How to Write With Verbs

Check these displays of conjugative vigor, from today’s New York Times:

1. “Those mailboxes also materialized for Brady, who commanded an offense that capitalizes on nameless, faceless positions — running backs who catch like receivers, tight ends who run like running backs and receivers who do both. Brady completed passes long and short and in between, to Chris Hogan and Rob Gronkowski and Rex Burkhead, gashing the Eagles for 276 yards by halftime and 404 through three quarters. In all, New England shredded Philadelphia for eight plays of at least 20 yards.”

Note, in particular, these verbs:

✔ command

✔ capitalize

✔ gash

✔ shred

And then, a few paragraphs later, we get another verbfest:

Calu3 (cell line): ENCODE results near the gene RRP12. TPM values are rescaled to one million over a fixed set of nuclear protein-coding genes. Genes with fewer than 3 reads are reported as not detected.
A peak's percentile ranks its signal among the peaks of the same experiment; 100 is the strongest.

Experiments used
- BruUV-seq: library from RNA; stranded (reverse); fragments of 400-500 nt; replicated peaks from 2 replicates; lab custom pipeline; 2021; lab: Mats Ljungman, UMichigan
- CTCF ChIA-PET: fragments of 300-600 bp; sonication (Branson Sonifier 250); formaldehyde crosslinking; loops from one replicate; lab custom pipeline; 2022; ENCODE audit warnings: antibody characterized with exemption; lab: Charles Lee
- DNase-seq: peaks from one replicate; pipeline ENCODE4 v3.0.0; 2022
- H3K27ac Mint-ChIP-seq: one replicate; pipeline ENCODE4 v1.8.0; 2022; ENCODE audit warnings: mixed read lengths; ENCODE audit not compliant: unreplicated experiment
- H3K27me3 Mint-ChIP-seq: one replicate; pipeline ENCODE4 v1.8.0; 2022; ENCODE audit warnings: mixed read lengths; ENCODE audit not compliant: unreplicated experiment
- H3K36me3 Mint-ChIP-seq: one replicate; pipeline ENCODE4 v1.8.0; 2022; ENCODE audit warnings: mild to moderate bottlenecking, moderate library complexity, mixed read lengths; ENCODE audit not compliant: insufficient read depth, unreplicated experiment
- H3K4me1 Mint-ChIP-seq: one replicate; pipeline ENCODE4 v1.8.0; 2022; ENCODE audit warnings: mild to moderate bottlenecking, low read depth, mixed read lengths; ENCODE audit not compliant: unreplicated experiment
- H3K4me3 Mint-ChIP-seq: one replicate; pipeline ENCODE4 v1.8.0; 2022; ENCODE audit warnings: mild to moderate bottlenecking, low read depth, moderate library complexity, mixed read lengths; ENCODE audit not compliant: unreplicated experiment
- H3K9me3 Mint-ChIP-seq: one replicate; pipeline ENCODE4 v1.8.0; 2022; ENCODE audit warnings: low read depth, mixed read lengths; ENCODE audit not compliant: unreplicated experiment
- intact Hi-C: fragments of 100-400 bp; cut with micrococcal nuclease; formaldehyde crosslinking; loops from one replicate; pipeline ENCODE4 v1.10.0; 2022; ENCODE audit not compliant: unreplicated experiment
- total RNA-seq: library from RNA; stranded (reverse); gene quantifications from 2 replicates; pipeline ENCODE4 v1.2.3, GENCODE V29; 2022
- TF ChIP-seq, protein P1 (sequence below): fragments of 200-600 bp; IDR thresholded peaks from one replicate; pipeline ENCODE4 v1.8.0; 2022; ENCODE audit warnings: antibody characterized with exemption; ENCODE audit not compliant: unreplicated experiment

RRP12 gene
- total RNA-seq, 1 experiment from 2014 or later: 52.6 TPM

2. “Of Brady, he said Sunday night, ‘I respect him, a great player, probably one of the greatest ever, but hey, he had not played the Eagles yet.’ He had not faced the team that choreographed elaborate touchdown celebrations and railed against social injustice and donned goofy dog masks to embrace their underdog status while mocking it. Fulfilling Lurie’s demand for a coach with emotional intelligence, Pederson fomented an inclusive locker-room culture that empowered players to flaunt their personalities.”

Again, note these power verbs:

✔ choreograph

✔ rail

✔ don

✔ foment

✔ empower

✔ flaunt

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